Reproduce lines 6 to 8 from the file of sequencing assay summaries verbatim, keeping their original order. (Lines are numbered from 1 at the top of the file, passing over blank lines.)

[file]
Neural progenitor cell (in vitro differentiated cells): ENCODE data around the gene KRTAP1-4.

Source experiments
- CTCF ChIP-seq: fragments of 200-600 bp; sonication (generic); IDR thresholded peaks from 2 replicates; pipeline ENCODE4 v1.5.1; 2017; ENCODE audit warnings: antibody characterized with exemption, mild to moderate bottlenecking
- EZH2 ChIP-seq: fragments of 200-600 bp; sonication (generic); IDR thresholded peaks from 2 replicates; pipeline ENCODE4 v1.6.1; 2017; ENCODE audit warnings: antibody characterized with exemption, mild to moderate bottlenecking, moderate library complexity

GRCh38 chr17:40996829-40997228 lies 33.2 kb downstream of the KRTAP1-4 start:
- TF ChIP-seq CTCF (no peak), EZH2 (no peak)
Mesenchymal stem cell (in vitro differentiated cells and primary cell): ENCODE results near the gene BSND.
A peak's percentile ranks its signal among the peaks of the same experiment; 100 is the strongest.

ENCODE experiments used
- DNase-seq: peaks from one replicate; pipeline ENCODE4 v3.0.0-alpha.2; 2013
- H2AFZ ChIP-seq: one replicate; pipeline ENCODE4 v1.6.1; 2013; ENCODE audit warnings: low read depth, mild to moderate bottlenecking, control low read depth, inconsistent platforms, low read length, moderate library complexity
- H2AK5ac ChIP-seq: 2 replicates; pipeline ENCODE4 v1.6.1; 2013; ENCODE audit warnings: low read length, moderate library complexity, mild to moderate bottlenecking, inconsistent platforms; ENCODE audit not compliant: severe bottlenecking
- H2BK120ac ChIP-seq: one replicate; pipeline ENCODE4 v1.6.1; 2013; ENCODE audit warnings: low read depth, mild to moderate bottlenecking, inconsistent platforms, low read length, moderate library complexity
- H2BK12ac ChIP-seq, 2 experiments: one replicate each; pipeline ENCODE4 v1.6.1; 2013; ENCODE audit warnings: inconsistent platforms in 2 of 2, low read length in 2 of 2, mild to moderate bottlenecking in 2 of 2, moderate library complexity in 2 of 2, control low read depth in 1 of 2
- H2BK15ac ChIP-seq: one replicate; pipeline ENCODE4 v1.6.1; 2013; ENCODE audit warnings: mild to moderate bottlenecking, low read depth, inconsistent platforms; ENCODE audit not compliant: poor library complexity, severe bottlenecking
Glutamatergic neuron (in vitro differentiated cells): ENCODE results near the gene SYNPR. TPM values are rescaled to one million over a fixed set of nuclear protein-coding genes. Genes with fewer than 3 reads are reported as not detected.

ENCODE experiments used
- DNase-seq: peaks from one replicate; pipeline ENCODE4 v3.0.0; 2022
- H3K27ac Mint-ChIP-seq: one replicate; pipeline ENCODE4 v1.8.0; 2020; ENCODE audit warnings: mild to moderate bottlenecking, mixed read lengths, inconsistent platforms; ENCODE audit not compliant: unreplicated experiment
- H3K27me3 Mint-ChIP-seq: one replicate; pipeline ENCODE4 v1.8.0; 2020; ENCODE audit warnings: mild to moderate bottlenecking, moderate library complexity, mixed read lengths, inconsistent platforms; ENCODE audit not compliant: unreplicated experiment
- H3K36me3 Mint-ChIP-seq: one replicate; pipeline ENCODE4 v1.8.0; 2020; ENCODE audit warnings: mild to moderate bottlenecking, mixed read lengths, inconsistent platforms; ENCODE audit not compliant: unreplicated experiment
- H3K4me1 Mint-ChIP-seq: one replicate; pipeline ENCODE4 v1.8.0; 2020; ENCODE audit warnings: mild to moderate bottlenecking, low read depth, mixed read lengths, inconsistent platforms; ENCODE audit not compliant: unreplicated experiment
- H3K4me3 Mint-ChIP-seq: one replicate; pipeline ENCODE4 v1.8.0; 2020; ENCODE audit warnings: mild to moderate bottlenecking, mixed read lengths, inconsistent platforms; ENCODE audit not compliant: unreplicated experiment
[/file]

- TF ChIP-seq CTCF (no peak), EZH2 (no peak)
Mesenchymal stem cell (in vitro differentiated cells and primary cell): ENCODE results near the gene BSND.
A peak's percentile ranks its signal among the peaks of the same experiment; 100 is the strongest.